Senior Theses 2014

Janet Gannon (Adviser: Prof. Deborah Fletcher)

“Today’s Business Cycle and Tomorrow’s Human Capital: How do unemployment rates impact college enrollment?”

Abstract: This paper uses data from the Current Populations Survey for 1995-2010 to study the countercyclical nature of college enrollment in the United States. By expanding on past studies to include observations for 18-50 year olds without a college degree, I can more carefully explore the effects of the business cycle on college enrollment by age group. I find that overall undergraduate enrollment is countercyclical for all ages. Additionally, when unemployment rates increase, individuals 18-24 and 35-45 are most drawn to full-time enrollment to build personal capital; however, those 46 and older appear to view part-time enrollment as a complement to employment as economic conditions worsen.

Adam Motley (Adviser: Prof. John Bowblis)

“Shoot to Thrill, but Not to Win: An analysis of NBA player performance and pay”

Abstract: As the professional sports industry grows, so does interest in the player valuation techniques used to monitor how players’ contribution to their respective teams compare to salaries. This study improves on previous methods by using a multi-step approach applied to the NBA using data from the 2008/9 to the 2011/12 seasons. First, performance metrics are analyzed to empirically determine how a player’s performance contributes to a win, and subsequently the additional wins a player provides to his team. Second, we determine how these additional wins translate into salary. Finally, actual player salaries are compared to predicted salaries based on a player’s contribution to additional wins. We find that a player’s impact on team wins is dependent largely on having a well-balanced game, and conversely that one-dimensional “pure shooters” tend to be much less effective at positively influencing game outcomes. We find that the players estimated to be overpaid by our analysis are highly paid players who impact their team’s productivity very little, if at all; and those players that are underpaid are rising talent and well-balanced rotation players.

Paul Niekamp (Adviser: Prof. William Even)

“Bakken out of Education to Toil in Oil”

Abstract: Human capital theory suggests that individuals will alter educational attainment decisions when the return to education changes. Using data from the North Dakota Department of Public Instruction (NDDPI), we analyze the impact of the North Dakota (ND) oil boom on high school graduation rates and postgraduation plans. We reveal that the boom increased the wages and employment of lower skilled workers relative to higher skilled workers. Adolescents have responded by decreasing college enrollment rates, decreasing military enrollment rates, and entering the workforce. They have not, however, responded by dropping out of high school.

Kelsey Skvoretz (Adviser; Prof. Melissa Thomasson)

“Weighing in on the Effectiveness of State Laws on Childhood Obesity: Fat Chance!”

Abstract: Widespread obesity continues to have increasingly detrimental effects, starting as early as childhood. One solution to preventing obese children from becoming obese adults and thereby lessening many health, social, financial, and professional consequences is to impose stipulations on school nutrition and physical education (P.E.). Using a difference-in-difference approach, I examine the effects that various state laws on vending machines, competitive foods, and physical activity have on a child’s physique. I find that laws on à la carte snacks and entrées, vending machine snacks, and advertising of foods within schools are correlated with lower Body Mass Index (BMI)3, yet no evidence supports the effectiveness of other laws such as those mandating the frequency of P.E. or the licensure requirements of food service staff.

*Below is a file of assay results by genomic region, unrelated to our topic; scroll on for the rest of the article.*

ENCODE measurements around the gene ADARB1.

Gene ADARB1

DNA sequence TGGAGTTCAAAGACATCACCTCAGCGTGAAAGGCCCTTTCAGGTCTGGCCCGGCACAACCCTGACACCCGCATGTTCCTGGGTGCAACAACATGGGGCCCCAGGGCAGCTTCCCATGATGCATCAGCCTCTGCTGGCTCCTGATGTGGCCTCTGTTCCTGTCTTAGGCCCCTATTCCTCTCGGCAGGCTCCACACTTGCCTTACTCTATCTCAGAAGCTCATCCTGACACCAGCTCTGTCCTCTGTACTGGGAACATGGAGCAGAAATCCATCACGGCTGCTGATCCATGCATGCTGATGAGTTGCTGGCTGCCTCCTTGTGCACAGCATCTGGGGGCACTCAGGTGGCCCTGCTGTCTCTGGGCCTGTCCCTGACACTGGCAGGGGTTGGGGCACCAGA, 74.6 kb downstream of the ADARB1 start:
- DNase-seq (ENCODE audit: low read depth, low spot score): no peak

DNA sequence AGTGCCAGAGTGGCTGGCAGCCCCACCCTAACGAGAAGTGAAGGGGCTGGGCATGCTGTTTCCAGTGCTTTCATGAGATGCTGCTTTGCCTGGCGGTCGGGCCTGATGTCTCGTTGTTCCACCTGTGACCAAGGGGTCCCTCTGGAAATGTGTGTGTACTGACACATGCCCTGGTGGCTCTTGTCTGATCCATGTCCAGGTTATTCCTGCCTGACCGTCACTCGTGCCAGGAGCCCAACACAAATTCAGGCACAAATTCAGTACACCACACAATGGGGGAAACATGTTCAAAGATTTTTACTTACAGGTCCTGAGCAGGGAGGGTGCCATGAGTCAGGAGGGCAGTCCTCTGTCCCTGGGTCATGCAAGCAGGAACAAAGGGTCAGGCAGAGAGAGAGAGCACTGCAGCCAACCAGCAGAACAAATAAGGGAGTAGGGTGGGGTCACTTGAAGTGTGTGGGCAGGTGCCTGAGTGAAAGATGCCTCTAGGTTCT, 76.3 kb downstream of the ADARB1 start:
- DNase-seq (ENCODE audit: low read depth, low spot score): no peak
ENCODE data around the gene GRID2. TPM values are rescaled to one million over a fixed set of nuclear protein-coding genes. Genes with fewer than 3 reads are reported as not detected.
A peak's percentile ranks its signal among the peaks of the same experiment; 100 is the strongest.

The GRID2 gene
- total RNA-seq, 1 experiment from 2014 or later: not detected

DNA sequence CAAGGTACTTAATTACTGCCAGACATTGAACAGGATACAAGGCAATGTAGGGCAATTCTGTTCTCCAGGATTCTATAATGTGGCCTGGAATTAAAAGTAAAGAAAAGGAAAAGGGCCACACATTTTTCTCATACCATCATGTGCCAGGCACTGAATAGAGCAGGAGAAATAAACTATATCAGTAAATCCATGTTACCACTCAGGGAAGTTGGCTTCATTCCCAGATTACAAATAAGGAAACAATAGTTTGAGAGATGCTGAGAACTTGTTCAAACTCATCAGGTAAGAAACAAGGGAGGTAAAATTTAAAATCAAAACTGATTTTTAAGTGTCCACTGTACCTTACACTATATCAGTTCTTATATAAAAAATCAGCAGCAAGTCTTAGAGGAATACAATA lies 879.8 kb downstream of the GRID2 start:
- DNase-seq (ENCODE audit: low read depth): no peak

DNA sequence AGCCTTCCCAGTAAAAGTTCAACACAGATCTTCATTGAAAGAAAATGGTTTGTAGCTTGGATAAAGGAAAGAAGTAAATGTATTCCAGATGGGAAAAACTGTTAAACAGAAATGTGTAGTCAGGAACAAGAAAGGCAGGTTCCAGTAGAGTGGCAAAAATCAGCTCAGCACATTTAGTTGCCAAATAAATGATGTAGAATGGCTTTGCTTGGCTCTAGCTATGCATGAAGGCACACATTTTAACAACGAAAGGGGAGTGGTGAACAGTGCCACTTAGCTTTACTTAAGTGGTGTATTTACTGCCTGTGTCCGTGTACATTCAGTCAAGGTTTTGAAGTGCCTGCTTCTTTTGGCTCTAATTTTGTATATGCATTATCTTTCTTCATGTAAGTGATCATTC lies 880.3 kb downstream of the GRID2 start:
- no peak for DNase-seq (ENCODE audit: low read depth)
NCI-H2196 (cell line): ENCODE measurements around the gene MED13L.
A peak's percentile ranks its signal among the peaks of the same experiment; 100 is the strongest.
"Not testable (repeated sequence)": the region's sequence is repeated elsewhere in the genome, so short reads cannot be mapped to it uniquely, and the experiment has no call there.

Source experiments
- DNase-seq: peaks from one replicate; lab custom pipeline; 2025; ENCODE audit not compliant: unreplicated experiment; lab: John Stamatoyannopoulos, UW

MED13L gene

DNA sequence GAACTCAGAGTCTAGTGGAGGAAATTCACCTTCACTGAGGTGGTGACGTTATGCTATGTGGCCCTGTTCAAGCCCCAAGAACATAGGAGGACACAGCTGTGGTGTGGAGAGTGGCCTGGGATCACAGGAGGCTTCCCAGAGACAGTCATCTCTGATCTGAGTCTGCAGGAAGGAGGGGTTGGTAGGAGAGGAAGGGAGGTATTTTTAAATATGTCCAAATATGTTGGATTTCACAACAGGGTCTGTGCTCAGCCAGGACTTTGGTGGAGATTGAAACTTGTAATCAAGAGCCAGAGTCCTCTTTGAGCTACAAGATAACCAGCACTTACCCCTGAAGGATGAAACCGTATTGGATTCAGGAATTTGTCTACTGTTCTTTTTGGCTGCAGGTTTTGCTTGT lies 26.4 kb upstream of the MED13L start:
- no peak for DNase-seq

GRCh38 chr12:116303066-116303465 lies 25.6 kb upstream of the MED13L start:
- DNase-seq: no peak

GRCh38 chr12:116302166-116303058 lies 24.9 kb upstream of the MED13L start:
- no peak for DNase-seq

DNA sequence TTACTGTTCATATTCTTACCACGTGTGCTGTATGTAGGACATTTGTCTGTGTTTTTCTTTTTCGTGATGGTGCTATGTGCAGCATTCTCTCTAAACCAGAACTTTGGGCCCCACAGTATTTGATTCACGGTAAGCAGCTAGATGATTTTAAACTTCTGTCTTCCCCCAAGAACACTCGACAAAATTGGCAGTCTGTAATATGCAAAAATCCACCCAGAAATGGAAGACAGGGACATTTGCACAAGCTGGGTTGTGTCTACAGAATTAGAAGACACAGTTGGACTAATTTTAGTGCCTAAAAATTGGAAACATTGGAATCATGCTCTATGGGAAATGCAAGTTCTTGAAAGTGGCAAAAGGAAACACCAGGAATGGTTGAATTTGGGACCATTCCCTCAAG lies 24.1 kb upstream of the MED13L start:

Michael Sotak (Adviser: Prof. Charles Moul)

“Ally or Antagonist? Banking and Antebellum American Agriculture”

Abstract: Despite the economic advantages of incorporating a new innovation into a society, there is often a delay between the invention and adoption of the technology. This is especially evident with agricultural innovations in the 1800s. One of the possible delays to an innovation’s adoption is credit availability. This paper will look at antebellum farming and bank data in the Midwest to explain the value that banks and financial depth provide to the adoption of a new technology. I will show that banks allow cash-constrained farmers to adopt the new technology, speeding its incorporation into our society. My results will also show a downside to the presence of banks, namely that increased financial leverage magnifies losses from a negative economic shock.

Benjamin Taylor (Adviser: Prof. Jing Li)

“Do Fewer Guns Lead to Less Crime? Evidence from Australia”

Abstract: The 1996 National Firearms Agreement (NFA) in Australia introduced strict gun control laws and facilitated the buyback of over 650,000 firearms. While several re searchers have studied the effect of the NFA on firearm deaths, none has looked at its impact on crime. In this paper we use seeming unrelated regressions of various crime rates across the eight Australian states to study the impacts of the NFA. Our results indicate that the NFA decreased armed robbery rates, but had no significant effects on attempted murder, sexual assault, or unarmed robbery rates.